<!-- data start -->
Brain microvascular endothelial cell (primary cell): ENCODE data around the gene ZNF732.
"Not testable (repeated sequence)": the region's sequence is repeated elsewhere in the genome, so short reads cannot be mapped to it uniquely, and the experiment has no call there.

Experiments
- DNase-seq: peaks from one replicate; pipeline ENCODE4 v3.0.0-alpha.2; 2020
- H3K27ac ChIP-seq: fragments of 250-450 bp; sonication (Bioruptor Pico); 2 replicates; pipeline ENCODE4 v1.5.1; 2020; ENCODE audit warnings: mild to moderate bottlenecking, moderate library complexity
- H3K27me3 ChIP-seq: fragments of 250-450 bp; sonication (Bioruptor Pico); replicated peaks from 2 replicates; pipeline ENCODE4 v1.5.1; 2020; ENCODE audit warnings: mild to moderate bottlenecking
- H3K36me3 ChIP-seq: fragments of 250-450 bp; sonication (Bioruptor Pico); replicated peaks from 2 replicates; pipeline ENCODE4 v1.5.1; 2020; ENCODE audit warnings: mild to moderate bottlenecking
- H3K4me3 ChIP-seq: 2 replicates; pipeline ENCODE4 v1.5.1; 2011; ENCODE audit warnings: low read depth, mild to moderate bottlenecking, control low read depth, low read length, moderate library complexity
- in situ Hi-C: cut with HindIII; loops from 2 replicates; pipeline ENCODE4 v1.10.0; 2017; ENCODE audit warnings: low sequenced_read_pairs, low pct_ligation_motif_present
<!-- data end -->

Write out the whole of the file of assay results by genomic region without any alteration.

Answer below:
Brain microvascular endothelial cell (primary cell): ENCODE data around the gene ZNF732.
"Not testable (repeated sequence)": the region's sequence is repeated elsewhere in the genome, so short reads cannot be mapped to it uniquely, and the experiment has no call there.

Experiments
- DNase-seq: peaks from one replicate; pipeline ENCODE4 v3.0.0-alpha.2; 2020
- H3K27ac ChIP-seq: fragments of 250-450 bp; sonication (Bioruptor Pico); 2 replicates; pipeline ENCODE4 v1.5.1; 2020; ENCODE audit warnings: mild to moderate bottlenecking, moderate library complexity
- H3K27me3 ChIP-seq: fragments of 250-450 bp; sonication (Bioruptor Pico); replicated peaks from 2 replicates; pipeline ENCODE4 v1.5.1; 2020; ENCODE audit warnings: mild to moderate bottlenecking
- H3K36me3 ChIP-seq: fragments of 250-450 bp; sonication (Bioruptor Pico); replicated peaks from 2 replicates; pipeline ENCODE4 v1.5.1; 2020; ENCODE audit warnings: mild to moderate bottlenecking
- H3K4me3 ChIP-seq: 2 replicates; pipeline ENCODE4 v1.5.1; 2011; ENCODE audit warnings: low read depth, mild to moderate bottlenecking, control low read depth, low read length, moderate library complexity
- in situ Hi-C: cut with HindIII; loops from 2 replicates; pipeline ENCODE4 v1.10.0; 2017; ENCODE audit warnings: low sequenced_read_pairs, low pct_ligation_motif_present